DENVER – Gov. John Hickenlooper signed a $27 billion state budget Tuesday, avoiding dire cuts that were proposed in November.
Lawmakers called the annual state spending plan “something to be proud of,” having performed fiscal gymnastics to avoid $373 million in cuts.
“This budget reflects that ability for people to work together,” Hickenlooper said.
Total funds in the so-called “Long Bill” are closer to $25.8 billion when considering double-counted cash. (Some cash is counted twice in a complicated formula because federal funds are re-appropriated.) Total spending is up about 1.3 percent over last year.
Budget writers included about $9.9 billion in general fund, or discretionary, spending, up nearly 5 percent over the current budget. That number is realistically closer to $8.7 billion when considering double-counted cash.
Schools were bracing for lawmakers to allow the gap in K-12 payments to grow by $50 million. But lawmakers were able to buy-down the so-called “negative factor” by more than $24 million.
Similarly, lawmakers averted a $20 million cut to higher education.
Budget writers also maintained the state’s 6.5 percent reserve.
But the Long Bill wasn’t all good news. Transportation saw a cut of $50 million from its anticipated $200 million of additional funding, and hospitals lost about $73 million.
All three of Southwest Colorado’s lawmakers, including Republican Reps. Don Coram of Montrose, J. Paul Brown of Ignacio and Sen. Ellen Roberts of Durango, supported the budget.
Though it ultimately passed with bipartisan support – 39-26 in the House and 30-5 in the Senate – there was plenty of political wrangling, particularly over implementation of federal carbon standards.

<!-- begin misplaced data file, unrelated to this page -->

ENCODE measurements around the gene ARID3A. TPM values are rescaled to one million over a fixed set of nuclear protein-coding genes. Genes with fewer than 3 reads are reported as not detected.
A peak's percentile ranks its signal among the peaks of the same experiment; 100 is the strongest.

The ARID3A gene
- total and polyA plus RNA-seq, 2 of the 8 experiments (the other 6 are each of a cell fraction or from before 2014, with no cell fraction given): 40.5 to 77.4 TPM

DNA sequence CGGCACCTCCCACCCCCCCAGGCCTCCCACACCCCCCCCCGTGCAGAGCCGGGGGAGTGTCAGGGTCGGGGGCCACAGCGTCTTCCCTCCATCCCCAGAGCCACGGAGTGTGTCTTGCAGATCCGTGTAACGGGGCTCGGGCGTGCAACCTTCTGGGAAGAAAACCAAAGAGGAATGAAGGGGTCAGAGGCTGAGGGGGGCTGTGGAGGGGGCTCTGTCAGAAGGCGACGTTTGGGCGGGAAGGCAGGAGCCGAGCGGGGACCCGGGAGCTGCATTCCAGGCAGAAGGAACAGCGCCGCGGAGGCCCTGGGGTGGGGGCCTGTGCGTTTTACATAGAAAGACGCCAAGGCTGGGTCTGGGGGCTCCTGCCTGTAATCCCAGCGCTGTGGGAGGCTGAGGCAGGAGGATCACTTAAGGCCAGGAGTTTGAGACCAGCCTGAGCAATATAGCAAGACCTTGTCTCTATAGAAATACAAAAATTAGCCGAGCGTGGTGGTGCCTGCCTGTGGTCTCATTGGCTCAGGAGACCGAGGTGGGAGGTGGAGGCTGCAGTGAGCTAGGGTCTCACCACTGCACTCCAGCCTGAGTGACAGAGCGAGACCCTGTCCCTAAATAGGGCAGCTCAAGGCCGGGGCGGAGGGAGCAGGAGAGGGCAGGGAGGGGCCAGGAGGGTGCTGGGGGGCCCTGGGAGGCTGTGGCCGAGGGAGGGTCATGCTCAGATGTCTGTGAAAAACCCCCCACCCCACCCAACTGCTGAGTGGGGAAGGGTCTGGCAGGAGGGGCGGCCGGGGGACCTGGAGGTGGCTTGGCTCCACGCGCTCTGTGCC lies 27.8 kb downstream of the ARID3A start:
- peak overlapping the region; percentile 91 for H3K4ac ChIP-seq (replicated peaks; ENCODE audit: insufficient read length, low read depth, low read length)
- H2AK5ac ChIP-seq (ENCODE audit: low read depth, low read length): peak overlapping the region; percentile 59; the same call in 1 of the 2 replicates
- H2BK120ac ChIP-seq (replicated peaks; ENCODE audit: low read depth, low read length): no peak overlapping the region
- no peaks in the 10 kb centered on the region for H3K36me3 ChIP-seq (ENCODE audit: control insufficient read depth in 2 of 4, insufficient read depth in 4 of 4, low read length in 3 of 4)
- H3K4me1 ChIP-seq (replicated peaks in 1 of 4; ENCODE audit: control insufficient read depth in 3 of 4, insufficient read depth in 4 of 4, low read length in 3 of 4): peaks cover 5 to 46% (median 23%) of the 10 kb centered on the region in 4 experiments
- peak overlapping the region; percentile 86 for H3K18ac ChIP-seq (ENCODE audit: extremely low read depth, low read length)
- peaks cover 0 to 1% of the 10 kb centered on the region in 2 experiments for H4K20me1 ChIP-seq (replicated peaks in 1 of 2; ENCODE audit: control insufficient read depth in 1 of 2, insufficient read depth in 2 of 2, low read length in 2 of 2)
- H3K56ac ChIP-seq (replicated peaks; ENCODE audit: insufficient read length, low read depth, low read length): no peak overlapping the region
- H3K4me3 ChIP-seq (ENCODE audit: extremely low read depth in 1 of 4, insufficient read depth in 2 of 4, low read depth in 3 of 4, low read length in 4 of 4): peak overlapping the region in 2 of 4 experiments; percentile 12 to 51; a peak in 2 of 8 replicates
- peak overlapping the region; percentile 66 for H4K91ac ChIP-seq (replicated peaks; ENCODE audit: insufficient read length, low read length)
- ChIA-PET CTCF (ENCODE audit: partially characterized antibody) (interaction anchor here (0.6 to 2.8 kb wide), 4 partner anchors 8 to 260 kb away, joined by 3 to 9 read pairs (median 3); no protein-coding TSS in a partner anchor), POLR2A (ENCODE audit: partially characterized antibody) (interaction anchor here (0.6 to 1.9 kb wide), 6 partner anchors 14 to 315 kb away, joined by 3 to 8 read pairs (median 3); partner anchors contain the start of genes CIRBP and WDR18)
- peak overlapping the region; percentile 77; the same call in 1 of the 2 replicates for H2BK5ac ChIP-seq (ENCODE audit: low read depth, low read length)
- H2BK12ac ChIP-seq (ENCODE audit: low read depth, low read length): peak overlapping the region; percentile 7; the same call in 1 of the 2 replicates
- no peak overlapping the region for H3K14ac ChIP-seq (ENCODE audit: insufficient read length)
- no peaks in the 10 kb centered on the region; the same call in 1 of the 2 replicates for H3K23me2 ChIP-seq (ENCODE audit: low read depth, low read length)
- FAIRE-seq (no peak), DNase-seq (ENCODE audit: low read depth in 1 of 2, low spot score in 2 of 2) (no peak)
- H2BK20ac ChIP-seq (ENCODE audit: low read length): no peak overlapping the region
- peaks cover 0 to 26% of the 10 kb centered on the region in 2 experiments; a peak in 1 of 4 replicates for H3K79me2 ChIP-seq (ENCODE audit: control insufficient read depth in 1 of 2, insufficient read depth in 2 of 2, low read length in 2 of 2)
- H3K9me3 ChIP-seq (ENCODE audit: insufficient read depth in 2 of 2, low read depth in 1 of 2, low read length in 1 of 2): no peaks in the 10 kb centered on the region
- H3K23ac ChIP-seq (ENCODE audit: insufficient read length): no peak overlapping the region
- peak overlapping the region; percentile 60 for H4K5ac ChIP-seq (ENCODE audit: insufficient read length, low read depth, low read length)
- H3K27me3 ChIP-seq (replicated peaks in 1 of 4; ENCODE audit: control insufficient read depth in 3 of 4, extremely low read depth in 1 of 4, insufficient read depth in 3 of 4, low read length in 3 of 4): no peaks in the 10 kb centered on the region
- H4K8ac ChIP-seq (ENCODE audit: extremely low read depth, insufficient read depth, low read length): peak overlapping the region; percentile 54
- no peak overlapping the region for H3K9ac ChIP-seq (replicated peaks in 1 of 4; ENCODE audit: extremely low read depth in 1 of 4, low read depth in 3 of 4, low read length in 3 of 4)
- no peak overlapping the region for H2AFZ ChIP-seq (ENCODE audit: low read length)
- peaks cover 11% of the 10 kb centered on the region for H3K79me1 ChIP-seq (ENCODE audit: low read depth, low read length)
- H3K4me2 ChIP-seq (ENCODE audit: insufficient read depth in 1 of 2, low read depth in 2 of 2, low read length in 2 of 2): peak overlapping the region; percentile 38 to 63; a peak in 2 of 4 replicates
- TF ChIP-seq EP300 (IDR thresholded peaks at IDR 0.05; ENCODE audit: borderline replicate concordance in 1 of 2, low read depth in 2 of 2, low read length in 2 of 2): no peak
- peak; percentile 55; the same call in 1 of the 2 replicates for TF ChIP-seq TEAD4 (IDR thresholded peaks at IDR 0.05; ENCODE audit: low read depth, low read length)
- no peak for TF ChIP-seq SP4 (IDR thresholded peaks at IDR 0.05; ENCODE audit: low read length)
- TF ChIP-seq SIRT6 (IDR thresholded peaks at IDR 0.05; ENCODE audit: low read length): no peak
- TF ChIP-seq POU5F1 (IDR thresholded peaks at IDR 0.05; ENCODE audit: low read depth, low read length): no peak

Republicans sought to strip more than $8.4 million in funding for the Air Pollution Control Division, which is tasked with implementing parts of the Clean Power Plan. A compromise ultimately slashed funding by nearly $112,000.
Hickenlooper, a supporter of the Clean Power Plan, who could have vetoed that part of the budget, said he preferred to default to the work of the Legislature.
“When you make the budget, there are all kinds of compromises,” Hickenlooper said. “This is a state with a lot of different people and a lot of different opinions.”
Sen. Kent Lambert, R-Colorado Springs, vice-chairman of the Joint Budget Committee, knows something about compromise, having had to accept the budget being the largest in state history. Lambert is usually an advocate for smaller government.
“I feel so dirty,” he said to laughs.
Added House Speaker Dickey Lee Hullinghorst, D-Boulder, “The budget is an important document in that it provides the moral framework by which we then provide services to the people of the state of Colorado, and most of all, how we invest in the future of our state.”